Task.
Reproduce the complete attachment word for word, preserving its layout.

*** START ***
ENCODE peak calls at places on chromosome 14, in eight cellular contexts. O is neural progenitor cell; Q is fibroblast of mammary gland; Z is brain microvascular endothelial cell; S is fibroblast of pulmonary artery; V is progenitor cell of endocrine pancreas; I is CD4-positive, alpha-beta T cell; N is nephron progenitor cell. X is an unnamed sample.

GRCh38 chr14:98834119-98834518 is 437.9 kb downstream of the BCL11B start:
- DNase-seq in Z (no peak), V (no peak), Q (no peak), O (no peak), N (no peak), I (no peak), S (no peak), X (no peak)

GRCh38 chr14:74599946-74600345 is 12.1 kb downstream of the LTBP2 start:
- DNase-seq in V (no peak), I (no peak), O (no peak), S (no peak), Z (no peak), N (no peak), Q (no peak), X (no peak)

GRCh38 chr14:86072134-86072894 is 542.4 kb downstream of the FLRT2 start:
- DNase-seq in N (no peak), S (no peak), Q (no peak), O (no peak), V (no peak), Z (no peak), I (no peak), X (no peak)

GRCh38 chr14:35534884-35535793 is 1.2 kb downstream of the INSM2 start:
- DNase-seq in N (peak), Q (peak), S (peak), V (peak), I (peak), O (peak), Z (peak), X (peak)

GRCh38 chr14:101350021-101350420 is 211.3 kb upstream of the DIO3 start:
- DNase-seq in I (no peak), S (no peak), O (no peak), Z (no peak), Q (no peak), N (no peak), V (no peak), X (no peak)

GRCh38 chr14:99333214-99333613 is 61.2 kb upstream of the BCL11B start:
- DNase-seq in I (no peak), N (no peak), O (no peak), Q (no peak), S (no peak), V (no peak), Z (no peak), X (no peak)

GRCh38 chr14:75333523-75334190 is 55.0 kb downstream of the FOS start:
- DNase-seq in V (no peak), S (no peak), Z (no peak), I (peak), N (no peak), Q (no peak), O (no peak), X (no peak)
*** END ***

ENCODE peak calls at places on chromosome 14, in eight cellular contexts. O is neural progenitor cell; Q is fibroblast of mammary gland; Z is brain microvascular endothelial cell; S is fibroblast of pulmonary artery; V is progenitor cell of endocrine pancreas; I is CD4-positive, alpha-beta T cell; N is nephron progenitor cell. X is an unnamed sample.

GRCh38 chr14:98834119-98834518 is 437.9 kb downstream of the BCL11B start:
- DNase-seq in Z (no peak), V (no peak), Q (no peak), O (no peak), N (no peak), I (no peak), S (no peak), X (no peak)

GRCh38 chr14:74599946-74600345 is 12.1 kb downstream of the LTBP2 start:
- DNase-seq in V (no peak), I (no peak), O (no peak), S (no peak), Z (no peak), N (no peak), Q (no peak), X (no peak)

GRCh38 chr14:86072134-86072894 is 542.4 kb downstream of the FLRT2 start:
- DNase-seq in N (no peak), S (no peak), Q (no peak), O (no peak), V (no peak), Z (no peak), I (no peak), X (no peak)

GRCh38 chr14:35534884-35535793 is 1.2 kb downstream of the INSM2 start:
- DNase-seq in N (peak), Q (peak), S (peak), V (peak), I (peak), O (peak), Z (peak), X (peak)

GRCh38 chr14:101350021-101350420 is 211.3 kb upstream of the DIO3 start:
- DNase-seq in I (no peak), S (no peak), O (no peak), Z (no peak), Q (no peak), N (no peak), V (no peak), X (no peak)

GRCh38 chr14:99333214-99333613 is 61.2 kb upstream of the BCL11B start:
- DNase-seq in I (no peak), N (no peak), O (no peak), Q (no peak), S (no peak), V (no peak), Z (no peak), X (no peak)

GRCh38 chr14:75333523-75334190 is 55.0 kb downstream of the FOS start:
- DNase-seq in V (no peak), S (no peak), Z (no peak), I (peak), N (no peak), Q (no peak), O (no peak), X (no peak)